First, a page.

I’ve been reading a lot more than I expected to, so this month I’ll be breaking up my reviews into several posts. If you want to participate in the challenge, you can find my original post here!
A Memoir: Pastrix: the Cranky, Beautiful Faith of a Sinner and Saint by Nadia Bolz-Weber
I found this memoir to be incredibly powerful. As someone who thinks a lot about the future of organized religion in our country, I loved reading about Nadia’s story. She’s a heavily tattooed, foul-mouthed Lutheran minister who founded a holy space, the Church for All Sinners and Saints where everyone can feel accepted for who they are. This is a must-read for anyone questioning whether religion is for them or are simply struggling to find God’s meaning in our world.
A play: Ghosts by Henrik Ibsen
I couldn’t get past the blatant sexism rampant in the play to even begin to determine its merits. It just made me really angry with the remarks about tainted women and the men interrupting the women because men’s thoughts are more important. And the self-righteousness of the priest who, in my opinion is wrong in his beliefs. Terrible play. I don’t recommend it to anyone.
A book with one word in the title: Fracture by Megan Miranda
This started out as a usual accident/recovery story when Delaney Maxwell falls through the ice covering a lake in her neighborhood. She should have died, but instead she wakes up with a fully functioning brain and the ability to sense when people are going to die. Instead of the heart-rending recovering story I thought this was going to be, it becomes a thriller when Delaney meets a boy with the same ability she has, but he’s not as innocent as he seems. I stayed up way past my bedtime to finish this book in one sitting. Amazing writing, wonderfully real characters, and a plot that leaves you guessing all the way to the end. I recommend this without reservation.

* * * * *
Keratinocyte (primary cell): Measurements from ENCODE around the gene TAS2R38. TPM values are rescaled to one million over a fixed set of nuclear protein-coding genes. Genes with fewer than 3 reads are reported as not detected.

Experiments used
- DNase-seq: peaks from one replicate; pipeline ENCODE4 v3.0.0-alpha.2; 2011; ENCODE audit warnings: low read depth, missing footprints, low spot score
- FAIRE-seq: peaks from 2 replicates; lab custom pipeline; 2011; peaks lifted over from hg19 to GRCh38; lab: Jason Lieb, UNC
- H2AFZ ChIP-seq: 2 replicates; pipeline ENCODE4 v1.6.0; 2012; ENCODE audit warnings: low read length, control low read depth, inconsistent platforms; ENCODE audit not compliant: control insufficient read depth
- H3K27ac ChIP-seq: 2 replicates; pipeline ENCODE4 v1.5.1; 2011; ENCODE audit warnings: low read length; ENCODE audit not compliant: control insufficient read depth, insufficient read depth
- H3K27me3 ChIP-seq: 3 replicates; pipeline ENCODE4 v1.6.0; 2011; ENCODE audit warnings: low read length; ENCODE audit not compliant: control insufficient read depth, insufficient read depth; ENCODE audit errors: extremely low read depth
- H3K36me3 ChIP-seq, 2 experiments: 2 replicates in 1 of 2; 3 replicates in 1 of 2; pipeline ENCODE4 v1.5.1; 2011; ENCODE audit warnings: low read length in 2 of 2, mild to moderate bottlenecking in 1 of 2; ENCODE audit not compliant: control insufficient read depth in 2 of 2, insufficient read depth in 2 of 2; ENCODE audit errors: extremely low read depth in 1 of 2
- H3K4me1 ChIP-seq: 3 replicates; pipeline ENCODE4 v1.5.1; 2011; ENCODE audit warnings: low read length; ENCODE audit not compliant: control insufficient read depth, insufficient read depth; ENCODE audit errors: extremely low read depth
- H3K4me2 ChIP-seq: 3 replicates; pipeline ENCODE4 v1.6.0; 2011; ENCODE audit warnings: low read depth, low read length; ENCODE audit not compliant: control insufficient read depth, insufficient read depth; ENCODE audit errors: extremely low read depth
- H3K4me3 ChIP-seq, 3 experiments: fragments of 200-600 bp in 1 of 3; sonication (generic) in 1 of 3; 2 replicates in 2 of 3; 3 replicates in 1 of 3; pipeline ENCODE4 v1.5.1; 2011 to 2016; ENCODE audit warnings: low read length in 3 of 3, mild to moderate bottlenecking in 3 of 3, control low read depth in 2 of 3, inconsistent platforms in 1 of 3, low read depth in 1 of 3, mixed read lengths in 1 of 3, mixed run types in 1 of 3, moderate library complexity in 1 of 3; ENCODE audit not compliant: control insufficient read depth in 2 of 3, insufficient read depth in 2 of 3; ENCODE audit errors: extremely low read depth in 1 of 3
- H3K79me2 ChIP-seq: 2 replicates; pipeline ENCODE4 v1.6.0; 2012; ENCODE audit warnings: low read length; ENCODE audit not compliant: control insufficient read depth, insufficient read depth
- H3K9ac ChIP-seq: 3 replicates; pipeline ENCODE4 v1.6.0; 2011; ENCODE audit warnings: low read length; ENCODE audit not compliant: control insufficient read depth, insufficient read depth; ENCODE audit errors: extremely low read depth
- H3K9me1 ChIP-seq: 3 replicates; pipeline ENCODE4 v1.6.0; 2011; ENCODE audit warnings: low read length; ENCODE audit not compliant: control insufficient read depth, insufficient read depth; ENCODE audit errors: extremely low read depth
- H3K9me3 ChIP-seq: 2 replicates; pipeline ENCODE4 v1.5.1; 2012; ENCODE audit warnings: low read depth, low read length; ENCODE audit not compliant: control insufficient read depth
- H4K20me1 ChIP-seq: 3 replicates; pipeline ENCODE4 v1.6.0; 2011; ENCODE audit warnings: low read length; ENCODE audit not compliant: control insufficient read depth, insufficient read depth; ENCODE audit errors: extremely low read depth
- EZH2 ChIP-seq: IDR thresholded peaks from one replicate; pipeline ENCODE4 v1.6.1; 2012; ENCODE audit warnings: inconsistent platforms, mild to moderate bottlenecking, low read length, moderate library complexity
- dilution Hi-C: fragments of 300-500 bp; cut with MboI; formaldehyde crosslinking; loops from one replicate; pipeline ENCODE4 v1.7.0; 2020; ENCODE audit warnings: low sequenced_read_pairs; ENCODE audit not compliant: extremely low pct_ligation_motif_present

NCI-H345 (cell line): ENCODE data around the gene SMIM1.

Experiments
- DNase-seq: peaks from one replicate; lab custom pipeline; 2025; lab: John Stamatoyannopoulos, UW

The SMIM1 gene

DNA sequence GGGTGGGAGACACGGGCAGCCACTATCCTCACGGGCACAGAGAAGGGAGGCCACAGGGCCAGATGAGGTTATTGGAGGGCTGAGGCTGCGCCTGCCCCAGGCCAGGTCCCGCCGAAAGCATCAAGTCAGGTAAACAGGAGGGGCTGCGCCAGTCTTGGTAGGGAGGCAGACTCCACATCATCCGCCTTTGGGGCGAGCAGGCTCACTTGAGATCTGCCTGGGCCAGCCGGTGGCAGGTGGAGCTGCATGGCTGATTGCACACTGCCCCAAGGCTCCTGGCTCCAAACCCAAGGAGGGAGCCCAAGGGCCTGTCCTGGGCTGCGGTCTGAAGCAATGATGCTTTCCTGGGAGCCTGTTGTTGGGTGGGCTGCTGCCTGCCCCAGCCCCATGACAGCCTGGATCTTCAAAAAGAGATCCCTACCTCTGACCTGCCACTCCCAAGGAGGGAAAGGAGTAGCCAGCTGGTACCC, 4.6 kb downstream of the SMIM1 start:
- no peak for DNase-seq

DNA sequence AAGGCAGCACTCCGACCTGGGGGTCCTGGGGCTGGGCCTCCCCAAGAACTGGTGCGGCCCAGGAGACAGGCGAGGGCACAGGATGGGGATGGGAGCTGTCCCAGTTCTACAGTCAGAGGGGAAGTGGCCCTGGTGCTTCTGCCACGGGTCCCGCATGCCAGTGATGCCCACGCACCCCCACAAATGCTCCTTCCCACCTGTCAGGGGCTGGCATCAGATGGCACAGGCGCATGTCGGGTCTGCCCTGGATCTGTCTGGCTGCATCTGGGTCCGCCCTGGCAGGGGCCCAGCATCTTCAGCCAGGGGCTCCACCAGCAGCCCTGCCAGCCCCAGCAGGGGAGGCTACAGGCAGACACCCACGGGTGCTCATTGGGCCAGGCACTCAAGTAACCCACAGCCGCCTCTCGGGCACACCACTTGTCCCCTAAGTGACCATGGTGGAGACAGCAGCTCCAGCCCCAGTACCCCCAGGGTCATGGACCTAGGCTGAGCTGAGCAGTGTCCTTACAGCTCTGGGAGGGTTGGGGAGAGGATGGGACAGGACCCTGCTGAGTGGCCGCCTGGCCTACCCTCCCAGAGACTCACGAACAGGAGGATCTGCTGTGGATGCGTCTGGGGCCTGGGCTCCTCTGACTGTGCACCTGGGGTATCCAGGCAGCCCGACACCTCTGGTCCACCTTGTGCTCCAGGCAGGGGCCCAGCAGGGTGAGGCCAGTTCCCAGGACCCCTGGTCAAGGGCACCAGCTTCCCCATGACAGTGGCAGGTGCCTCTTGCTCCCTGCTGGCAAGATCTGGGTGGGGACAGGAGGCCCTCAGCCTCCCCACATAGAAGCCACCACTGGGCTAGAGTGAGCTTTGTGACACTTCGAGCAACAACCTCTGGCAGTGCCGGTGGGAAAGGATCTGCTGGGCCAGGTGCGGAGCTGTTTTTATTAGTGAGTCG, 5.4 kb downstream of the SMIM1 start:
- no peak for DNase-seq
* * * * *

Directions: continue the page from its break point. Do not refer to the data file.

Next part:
A book with non-human characters: Xoe by Sara C. Roethle
Step aside, Bella Swan, there’s a new player in town. Set in the small town of Shelby, Oregon, this short book follows the story of Xoe Meyers as her best friend is turned into a werewolf, her new boyfriend turns out to be a vampire, and she discovers the secret to her own ancestry. Although similarities to Twilight are evident, they don’t detract from Roethle’s originality and skill. There are some typos, grammatical errors, and some stylistic decisions that I didn’t enjoy, but Roethle’s skill at weaving an engaging story overshadowed all of that. The characters are believable and unique, the relationships between them are healthy, and the plot is interesting. I even bought the sequel immediately after finishing the first book because I couldn’t bear to not know what happened next! I enjoyed this book and fans of Twilight and other supernatural stories should check it out!
A Non-fiction Book: The Tigress of Forli by Elizabeth Lev
I don’t usually read historical non-fiction books, but my friend told me about Caterina Sforza and recommended her biography to me. I love my friend, so I persevered through a book I normally wouldn’t have picked up. Elizabeth Lev’s ability to bring historical events to life is evident on each page as she skillfully weaves Caterina’s colorful life history together with the backdrop of intrigue that plagued 15th century Italy and affected her life. The only thing that detracted from my enjoyment of the book was that the names of the numerous historical players were difficult to follow at times. Although this kind of book is not my go-to genre, I heartily recommend this book to anyone interested in the oft-forgotten medieval history of women.
What books have you read this January? I would love any and all suggestions you’d like to leave in the comments!